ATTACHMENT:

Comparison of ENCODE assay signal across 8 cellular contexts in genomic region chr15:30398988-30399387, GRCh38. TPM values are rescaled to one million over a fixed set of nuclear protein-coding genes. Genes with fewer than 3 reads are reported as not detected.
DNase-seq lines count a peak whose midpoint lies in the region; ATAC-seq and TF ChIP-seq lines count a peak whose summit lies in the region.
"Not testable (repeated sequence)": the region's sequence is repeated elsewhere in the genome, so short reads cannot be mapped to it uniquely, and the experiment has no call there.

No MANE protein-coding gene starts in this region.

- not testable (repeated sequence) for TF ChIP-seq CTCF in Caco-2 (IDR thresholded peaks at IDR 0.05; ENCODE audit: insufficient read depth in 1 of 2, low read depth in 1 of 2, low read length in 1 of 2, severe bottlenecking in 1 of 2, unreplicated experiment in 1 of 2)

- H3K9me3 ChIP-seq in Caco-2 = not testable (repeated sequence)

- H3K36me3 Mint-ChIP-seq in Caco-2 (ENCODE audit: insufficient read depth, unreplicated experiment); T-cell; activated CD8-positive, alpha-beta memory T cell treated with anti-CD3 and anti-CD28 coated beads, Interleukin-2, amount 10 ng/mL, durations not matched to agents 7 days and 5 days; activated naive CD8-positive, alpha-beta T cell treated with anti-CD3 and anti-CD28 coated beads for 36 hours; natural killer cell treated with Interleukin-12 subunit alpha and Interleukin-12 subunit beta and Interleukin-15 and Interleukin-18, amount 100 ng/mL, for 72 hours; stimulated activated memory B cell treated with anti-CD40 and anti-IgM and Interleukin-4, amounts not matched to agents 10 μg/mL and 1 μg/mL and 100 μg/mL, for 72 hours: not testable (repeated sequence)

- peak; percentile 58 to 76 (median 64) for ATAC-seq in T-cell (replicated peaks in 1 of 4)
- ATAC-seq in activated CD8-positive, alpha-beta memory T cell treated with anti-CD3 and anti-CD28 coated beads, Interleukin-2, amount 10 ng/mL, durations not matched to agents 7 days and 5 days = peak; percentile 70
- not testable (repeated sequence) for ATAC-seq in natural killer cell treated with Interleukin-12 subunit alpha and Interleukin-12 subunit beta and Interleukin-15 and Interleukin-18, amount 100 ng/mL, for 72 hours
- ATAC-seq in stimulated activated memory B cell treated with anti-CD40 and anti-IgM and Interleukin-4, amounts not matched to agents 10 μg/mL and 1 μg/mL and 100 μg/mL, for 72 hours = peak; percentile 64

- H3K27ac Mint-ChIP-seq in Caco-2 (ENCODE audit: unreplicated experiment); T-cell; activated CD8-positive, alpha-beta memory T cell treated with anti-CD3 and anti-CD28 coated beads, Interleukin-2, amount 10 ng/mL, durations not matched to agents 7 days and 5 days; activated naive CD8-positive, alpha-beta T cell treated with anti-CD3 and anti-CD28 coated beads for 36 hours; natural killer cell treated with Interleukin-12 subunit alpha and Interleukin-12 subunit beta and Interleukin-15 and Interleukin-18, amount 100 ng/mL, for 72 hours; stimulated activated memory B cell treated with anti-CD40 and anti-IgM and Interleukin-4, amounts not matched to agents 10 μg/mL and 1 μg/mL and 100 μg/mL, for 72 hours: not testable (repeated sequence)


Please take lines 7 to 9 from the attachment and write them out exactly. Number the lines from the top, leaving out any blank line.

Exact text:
- H3K36me3 Mint-ChIP-seq in Caco-2 (ENCODE audit: insufficient read depth, unreplicated experiment); T-cell; activated CD8-positive, alpha-beta memory T cell treated with anti-CD3 and anti-CD28 coated beads, Interleukin-2, amount 10 ng/mL, durations not matched to agents 7 days and 5 days; activated naive CD8-positive, alpha-beta T cell treated with anti-CD3 and anti-CD28 coated beads for 36 hours; natural killer cell treated with Interleukin-12 subunit alpha and Interleukin-12 subunit beta and Interleukin-15 and Interleukin-18, amount 100 ng/mL, for 72 hours; stimulated activated memory B cell treated with anti-CD40 and anti-IgM and Interleukin-4, amounts not matched to agents 10 μg/mL and 1 μg/mL and 100 μg/mL, for 72 hours: not testable (repeated sequence)

- peak; percentile 58 to 76 (median 64) for ATAC-seq in T-cell (replicated peaks in 1 of 4)
- ATAC-seq in activated CD8-positive, alpha-beta memory T cell treated with anti-CD3 and anti-CD28 coated beads, Interleukin-2, amount 10 ng/mL, durations not matched to agents 7 days and 5 days = peak; percentile 70